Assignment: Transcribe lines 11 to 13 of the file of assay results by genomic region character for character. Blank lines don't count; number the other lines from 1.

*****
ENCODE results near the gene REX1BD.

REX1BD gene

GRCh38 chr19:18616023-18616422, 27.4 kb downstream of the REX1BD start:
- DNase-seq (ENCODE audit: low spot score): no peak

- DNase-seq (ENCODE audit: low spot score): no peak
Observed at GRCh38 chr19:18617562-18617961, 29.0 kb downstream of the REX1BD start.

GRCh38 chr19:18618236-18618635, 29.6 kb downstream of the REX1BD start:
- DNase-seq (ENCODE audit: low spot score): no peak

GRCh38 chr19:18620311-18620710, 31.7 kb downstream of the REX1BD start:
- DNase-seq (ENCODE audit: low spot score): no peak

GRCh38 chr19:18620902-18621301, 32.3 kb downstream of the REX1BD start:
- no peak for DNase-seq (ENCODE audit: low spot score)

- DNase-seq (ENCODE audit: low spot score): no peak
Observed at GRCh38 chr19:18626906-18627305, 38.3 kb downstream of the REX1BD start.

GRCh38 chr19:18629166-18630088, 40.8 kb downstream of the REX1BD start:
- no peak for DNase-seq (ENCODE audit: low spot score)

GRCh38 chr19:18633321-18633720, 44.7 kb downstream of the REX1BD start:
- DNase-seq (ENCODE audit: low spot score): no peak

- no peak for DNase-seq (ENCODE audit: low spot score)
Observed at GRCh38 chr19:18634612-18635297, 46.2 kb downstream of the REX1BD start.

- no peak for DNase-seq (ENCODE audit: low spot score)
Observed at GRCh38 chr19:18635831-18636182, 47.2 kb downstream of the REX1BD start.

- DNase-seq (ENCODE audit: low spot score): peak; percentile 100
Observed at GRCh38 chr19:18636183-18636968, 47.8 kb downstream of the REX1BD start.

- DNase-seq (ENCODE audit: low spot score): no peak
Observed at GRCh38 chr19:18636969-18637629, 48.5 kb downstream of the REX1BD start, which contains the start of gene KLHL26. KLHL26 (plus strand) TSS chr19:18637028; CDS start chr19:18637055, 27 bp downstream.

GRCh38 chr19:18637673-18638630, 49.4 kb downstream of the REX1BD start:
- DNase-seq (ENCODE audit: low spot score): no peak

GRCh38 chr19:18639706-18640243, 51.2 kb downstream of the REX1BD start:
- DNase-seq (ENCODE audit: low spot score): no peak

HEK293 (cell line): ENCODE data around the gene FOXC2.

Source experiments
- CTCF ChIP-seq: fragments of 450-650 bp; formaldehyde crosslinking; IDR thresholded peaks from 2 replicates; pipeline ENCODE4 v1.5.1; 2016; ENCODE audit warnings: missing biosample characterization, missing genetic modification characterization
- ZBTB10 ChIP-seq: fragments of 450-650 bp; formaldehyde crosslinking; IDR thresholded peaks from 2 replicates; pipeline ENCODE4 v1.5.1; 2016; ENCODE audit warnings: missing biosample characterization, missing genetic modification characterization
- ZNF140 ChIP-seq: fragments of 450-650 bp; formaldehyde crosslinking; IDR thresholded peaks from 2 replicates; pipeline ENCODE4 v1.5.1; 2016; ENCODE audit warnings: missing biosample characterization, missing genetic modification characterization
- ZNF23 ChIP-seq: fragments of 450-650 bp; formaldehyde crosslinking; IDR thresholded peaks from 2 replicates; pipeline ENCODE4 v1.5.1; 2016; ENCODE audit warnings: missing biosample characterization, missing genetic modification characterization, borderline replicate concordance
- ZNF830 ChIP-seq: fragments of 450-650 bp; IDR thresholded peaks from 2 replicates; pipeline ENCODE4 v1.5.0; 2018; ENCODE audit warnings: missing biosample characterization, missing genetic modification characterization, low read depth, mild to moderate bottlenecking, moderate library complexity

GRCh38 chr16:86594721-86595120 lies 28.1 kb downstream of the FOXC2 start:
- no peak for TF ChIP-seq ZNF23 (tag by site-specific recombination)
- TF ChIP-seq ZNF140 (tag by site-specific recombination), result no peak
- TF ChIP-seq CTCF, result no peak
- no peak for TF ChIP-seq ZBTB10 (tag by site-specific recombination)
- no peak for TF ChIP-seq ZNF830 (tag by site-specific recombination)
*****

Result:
GRCh38 chr19:18620902-18621301, 32.3 kb downstream of the REX1BD start:
- no peak for DNase-seq (ENCODE audit: low spot score)

- DNase-seq (ENCODE audit: low spot score): no peak